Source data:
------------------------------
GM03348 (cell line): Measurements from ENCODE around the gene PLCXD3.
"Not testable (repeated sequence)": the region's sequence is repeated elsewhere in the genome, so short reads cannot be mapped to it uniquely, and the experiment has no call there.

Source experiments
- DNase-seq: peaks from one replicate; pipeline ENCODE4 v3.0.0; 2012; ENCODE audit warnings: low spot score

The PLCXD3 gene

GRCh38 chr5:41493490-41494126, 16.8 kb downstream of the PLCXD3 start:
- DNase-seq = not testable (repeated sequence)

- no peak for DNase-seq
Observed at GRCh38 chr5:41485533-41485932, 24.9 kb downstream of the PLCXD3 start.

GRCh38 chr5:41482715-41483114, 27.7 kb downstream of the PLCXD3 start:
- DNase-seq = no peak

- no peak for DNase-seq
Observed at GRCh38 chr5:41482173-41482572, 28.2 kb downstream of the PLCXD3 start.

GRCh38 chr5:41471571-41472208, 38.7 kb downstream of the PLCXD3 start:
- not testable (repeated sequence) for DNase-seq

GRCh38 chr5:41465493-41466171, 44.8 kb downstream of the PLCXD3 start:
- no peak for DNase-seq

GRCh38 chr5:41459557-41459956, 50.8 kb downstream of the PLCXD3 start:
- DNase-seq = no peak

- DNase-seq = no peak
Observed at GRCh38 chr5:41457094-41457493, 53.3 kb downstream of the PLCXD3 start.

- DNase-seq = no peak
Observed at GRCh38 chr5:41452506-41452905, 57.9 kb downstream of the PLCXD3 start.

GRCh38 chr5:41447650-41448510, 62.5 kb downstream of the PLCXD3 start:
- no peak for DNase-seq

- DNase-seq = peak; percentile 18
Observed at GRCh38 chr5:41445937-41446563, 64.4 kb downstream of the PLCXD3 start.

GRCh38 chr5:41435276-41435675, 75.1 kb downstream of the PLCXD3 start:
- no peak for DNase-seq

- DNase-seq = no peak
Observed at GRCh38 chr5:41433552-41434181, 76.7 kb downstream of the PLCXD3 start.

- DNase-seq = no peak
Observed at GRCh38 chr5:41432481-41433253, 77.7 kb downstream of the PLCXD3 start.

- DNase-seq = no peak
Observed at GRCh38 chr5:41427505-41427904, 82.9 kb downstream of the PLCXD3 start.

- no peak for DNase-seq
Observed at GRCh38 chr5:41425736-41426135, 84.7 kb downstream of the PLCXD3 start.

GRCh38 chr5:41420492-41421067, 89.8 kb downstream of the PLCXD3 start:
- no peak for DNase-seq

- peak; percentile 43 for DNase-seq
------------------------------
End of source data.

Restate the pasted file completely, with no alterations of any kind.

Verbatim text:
GM03348 (cell line): Measurements from ENCODE around the gene PLCXD3.
"Not testable (repeated sequence)": the region's sequence is repeated elsewhere in the genome, so short reads cannot be mapped to it uniquely, and the experiment has no call there.

Source experiments
- DNase-seq: peaks from one replicate; pipeline ENCODE4 v3.0.0; 2012; ENCODE audit warnings: low spot score

The PLCXD3 gene

GRCh38 chr5:41493490-41494126, 16.8 kb downstream of the PLCXD3 start:
- DNase-seq = not testable (repeated sequence)

- no peak for DNase-seq
Observed at GRCh38 chr5:41485533-41485932, 24.9 kb downstream of the PLCXD3 start.

GRCh38 chr5:41482715-41483114, 27.7 kb downstream of the PLCXD3 start:
- DNase-seq = no peak

- no peak for DNase-seq
Observed at GRCh38 chr5:41482173-41482572, 28.2 kb downstream of the PLCXD3 start.

GRCh38 chr5:41471571-41472208, 38.7 kb downstream of the PLCXD3 start:
- not testable (repeated sequence) for DNase-seq

GRCh38 chr5:41465493-41466171, 44.8 kb downstream of the PLCXD3 start:
- no peak for DNase-seq

GRCh38 chr5:41459557-41459956, 50.8 kb downstream of the PLCXD3 start:
- DNase-seq = no peak

- DNase-seq = no peak
Observed at GRCh38 chr5:41457094-41457493, 53.3 kb downstream of the PLCXD3 start.

- DNase-seq = no peak
Observed at GRCh38 chr5:41452506-41452905, 57.9 kb downstream of the PLCXD3 start.

GRCh38 chr5:41447650-41448510, 62.5 kb downstream of the PLCXD3 start:
- no peak for DNase-seq

- DNase-seq = peak; percentile 18
Observed at GRCh38 chr5:41445937-41446563, 64.4 kb downstream of the PLCXD3 start.

GRCh38 chr5:41435276-41435675, 75.1 kb downstream of the PLCXD3 start:
- no peak for DNase-seq

- DNase-seq = no peak
Observed at GRCh38 chr5:41433552-41434181, 76.7 kb downstream of the PLCXD3 start.

- DNase-seq = no peak
Observed at GRCh38 chr5:41432481-41433253, 77.7 kb downstream of the PLCXD3 start.

- DNase-seq = no peak
Observed at GRCh38 chr5:41427505-41427904, 82.9 kb downstream of the PLCXD3 start.

- no peak for DNase-seq
Observed at GRCh38 chr5:41425736-41426135, 84.7 kb downstream of the PLCXD3 start.

GRCh38 chr5:41420492-41421067, 89.8 kb downstream of the PLCXD3 start:
- no peak for DNase-seq

- peak; percentile 43 for DNase-seq